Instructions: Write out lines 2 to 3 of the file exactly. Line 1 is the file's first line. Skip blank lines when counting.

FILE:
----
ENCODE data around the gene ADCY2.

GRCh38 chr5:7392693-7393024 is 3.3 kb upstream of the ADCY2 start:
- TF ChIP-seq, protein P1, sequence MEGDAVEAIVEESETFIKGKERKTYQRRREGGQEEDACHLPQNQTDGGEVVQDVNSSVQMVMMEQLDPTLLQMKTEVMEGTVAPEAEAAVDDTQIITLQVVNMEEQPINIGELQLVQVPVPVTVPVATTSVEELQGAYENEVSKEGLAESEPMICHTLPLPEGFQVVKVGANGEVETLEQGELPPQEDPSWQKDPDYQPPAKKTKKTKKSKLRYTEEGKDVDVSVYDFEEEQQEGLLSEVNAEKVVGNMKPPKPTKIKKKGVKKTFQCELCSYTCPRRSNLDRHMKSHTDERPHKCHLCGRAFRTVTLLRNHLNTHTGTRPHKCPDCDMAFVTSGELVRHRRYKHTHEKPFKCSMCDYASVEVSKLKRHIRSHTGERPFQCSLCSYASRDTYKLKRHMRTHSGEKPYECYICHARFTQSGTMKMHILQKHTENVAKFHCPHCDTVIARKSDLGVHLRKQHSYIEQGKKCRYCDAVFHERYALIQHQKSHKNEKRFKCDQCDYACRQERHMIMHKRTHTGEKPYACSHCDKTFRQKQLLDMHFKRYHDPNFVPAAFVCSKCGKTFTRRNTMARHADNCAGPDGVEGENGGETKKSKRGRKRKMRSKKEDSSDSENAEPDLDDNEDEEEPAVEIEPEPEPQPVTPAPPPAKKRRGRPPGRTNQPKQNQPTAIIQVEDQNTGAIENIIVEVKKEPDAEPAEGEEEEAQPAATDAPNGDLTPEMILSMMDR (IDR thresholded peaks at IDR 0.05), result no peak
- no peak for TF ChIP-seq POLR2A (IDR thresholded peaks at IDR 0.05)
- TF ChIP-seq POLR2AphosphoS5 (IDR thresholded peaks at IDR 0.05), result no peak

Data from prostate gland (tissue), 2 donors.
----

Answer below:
GRCh38 chr5:7392693-7393024 is 3.3 kb upstream of the ADCY2 start:
- TF ChIP-seq, protein P1, sequence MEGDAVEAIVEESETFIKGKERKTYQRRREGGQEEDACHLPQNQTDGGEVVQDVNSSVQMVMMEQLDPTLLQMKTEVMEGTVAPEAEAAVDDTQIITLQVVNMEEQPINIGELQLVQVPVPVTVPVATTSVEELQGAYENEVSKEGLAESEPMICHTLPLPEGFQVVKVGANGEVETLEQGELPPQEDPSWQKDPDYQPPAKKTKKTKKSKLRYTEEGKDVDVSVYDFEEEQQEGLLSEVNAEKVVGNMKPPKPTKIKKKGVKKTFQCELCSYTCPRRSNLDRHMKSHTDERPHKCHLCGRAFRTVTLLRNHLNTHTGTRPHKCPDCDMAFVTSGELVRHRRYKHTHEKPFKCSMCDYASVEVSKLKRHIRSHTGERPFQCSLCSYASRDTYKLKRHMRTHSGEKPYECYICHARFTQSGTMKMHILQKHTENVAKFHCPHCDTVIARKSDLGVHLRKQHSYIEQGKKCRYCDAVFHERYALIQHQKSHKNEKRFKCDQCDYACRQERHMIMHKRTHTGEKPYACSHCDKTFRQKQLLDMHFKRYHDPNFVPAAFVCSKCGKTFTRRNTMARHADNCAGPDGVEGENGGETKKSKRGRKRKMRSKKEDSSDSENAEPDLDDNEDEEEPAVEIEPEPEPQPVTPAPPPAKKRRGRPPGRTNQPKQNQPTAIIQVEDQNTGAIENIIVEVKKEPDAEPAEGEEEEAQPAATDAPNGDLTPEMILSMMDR (IDR thresholded peaks at IDR 0.05), result no peak